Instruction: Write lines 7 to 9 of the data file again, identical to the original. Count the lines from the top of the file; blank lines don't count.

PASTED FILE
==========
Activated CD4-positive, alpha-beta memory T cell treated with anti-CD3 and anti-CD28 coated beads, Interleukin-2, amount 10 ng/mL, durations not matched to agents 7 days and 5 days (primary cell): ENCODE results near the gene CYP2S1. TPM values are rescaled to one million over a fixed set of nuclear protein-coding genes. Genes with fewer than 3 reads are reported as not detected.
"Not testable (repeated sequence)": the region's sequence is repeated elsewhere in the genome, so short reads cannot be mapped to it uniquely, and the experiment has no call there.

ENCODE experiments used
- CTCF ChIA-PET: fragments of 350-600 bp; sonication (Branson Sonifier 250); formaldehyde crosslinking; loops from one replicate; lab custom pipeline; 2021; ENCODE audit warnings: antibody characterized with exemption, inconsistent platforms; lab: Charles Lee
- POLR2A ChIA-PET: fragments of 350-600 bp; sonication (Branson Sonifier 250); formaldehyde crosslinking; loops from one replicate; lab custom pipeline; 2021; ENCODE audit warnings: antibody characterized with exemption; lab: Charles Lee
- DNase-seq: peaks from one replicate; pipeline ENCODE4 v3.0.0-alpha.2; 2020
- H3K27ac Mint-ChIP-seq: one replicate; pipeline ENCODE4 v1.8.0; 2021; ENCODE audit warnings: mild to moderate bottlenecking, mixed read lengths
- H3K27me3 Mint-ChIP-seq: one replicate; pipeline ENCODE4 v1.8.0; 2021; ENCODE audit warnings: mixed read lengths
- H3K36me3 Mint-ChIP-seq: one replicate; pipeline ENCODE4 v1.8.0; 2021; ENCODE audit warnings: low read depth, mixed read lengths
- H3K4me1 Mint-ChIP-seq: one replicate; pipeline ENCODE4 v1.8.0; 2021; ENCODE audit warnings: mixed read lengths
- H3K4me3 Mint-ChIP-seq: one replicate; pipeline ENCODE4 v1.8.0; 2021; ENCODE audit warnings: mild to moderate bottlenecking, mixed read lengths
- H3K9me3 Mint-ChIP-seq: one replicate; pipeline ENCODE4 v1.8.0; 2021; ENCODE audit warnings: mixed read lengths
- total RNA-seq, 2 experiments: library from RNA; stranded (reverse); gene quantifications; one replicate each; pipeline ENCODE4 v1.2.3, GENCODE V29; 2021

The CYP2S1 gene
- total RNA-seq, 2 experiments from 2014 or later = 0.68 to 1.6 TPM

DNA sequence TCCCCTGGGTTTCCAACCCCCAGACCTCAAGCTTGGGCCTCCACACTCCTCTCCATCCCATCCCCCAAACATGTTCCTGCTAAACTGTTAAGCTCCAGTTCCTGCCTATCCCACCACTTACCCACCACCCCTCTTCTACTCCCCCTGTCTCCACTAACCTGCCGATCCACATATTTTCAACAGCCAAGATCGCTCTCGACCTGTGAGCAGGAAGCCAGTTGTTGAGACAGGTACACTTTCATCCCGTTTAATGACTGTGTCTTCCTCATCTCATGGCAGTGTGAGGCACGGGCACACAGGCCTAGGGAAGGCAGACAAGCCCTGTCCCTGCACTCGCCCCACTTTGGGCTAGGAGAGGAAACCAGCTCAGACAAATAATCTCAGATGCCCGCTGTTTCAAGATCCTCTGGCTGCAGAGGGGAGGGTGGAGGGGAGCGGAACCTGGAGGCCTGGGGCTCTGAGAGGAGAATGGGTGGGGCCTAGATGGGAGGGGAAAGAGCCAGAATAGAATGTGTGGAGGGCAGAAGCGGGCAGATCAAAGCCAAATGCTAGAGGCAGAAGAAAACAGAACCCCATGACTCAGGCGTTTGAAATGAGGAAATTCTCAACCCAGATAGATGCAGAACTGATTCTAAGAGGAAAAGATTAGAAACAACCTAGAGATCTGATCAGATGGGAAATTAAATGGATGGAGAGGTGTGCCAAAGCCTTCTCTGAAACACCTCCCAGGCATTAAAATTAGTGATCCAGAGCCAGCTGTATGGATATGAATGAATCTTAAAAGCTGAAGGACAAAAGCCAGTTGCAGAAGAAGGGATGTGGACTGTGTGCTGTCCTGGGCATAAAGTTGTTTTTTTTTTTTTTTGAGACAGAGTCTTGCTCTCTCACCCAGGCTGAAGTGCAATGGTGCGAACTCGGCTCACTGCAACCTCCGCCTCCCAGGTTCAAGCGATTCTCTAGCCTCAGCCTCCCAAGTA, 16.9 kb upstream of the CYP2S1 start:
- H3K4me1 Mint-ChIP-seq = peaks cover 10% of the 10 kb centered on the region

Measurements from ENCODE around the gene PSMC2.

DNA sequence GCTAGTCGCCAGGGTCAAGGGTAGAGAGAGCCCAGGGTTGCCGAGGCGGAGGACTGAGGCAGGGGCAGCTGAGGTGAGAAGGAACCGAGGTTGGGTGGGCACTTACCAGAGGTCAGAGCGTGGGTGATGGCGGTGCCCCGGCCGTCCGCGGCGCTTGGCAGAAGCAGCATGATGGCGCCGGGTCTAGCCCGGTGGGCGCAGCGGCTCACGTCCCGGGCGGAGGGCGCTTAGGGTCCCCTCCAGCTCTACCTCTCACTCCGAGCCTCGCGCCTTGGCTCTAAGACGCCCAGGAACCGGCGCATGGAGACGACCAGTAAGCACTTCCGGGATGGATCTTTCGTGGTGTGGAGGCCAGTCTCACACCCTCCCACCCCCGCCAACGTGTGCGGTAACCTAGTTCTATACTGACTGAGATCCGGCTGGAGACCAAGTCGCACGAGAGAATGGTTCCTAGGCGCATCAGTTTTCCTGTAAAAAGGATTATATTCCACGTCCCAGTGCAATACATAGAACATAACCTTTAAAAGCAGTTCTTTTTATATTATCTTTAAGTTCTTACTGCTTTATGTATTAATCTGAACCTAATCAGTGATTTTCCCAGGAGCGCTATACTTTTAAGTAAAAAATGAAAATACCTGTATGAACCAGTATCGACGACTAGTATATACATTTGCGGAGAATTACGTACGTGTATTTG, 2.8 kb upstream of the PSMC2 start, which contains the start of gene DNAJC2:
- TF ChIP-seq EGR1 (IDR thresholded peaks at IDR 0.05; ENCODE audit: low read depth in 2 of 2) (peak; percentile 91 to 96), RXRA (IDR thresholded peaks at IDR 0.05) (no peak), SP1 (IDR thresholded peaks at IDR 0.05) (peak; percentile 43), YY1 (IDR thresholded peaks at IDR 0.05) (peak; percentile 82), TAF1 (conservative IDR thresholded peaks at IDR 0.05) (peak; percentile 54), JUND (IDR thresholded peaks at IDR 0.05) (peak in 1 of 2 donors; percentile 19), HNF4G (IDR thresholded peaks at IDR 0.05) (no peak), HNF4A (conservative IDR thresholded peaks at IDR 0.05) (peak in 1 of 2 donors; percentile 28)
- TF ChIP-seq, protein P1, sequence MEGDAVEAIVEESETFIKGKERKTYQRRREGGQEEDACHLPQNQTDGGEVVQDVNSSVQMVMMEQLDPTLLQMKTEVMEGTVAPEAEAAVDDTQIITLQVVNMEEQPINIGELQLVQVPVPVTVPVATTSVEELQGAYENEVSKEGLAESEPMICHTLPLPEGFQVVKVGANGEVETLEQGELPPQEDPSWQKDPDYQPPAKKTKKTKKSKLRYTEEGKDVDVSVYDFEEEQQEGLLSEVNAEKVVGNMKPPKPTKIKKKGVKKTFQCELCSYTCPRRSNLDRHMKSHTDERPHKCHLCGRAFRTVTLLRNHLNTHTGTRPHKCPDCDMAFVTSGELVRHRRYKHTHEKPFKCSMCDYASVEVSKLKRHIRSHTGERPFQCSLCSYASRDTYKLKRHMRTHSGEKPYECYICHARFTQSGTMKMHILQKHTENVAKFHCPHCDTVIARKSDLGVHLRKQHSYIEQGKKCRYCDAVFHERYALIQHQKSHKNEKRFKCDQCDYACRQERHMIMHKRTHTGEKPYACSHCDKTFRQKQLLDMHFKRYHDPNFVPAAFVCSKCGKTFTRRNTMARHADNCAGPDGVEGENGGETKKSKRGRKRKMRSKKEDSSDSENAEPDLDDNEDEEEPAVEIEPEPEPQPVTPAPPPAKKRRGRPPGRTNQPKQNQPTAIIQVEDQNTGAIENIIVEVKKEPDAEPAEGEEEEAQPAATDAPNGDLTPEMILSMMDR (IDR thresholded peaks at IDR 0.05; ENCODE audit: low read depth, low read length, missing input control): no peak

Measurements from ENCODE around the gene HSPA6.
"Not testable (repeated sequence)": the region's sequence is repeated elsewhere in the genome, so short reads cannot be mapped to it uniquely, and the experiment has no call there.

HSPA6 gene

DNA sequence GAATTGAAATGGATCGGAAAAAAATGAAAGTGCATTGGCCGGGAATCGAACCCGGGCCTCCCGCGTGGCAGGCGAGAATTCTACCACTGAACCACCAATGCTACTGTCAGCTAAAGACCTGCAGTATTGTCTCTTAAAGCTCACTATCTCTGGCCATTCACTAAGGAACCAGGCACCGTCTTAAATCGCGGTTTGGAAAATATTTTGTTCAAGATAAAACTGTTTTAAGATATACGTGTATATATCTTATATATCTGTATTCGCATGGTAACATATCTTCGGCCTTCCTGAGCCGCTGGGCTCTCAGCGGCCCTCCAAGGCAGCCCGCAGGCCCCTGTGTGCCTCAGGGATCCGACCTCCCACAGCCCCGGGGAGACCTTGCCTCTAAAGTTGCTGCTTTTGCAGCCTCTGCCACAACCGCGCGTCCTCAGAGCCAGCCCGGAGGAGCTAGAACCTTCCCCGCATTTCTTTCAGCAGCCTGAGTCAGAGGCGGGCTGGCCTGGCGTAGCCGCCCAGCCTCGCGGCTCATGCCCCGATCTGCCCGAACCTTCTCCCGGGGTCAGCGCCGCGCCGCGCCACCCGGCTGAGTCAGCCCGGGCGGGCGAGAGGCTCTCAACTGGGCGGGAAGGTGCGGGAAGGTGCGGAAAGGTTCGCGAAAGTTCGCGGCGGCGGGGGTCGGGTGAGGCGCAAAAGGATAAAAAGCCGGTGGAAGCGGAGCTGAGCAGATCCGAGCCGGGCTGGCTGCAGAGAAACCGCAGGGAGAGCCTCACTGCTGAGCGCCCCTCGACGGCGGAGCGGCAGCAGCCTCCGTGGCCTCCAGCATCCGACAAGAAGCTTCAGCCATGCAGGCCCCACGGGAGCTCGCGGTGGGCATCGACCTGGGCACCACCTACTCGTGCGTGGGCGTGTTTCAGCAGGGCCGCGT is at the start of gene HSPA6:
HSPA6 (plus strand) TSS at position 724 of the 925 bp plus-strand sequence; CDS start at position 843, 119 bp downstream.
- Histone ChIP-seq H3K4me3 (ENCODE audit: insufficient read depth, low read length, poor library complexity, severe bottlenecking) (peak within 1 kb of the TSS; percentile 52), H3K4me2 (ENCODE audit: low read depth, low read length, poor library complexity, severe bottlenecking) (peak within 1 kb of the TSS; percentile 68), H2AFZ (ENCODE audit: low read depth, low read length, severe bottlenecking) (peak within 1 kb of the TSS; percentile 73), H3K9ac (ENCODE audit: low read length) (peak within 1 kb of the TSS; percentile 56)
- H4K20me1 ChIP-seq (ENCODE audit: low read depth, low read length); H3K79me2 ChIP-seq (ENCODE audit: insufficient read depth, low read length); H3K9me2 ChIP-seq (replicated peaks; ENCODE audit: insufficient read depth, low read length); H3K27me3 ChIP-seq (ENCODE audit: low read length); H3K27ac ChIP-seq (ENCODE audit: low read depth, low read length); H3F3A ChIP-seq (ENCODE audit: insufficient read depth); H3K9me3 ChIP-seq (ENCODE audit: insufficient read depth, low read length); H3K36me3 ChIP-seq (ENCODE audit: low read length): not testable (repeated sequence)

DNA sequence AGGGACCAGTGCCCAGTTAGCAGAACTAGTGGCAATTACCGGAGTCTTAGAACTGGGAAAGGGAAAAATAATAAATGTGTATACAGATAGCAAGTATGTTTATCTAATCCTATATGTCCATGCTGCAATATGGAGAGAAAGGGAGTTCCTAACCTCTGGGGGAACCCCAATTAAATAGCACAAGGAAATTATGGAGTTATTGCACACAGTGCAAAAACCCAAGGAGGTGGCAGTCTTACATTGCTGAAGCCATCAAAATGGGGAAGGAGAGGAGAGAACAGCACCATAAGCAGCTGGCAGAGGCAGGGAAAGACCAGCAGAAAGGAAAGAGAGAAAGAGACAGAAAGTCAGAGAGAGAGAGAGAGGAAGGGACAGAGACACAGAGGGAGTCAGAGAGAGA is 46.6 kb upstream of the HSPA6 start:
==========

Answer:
- H3K27ac Mint-ChIP-seq: one replicate; pipeline ENCODE4 v1.8.0; 2021; ENCODE audit warnings: mild to moderate bottlenecking, mixed read lengths
- H3K27me3 Mint-ChIP-seq: one replicate; pipeline ENCODE4 v1.8.0; 2021; ENCODE audit warnings: mixed read lengths
- H3K36me3 Mint-ChIP-seq: one replicate; pipeline ENCODE4 v1.8.0; 2021; ENCODE audit warnings: low read depth, mixed read lengths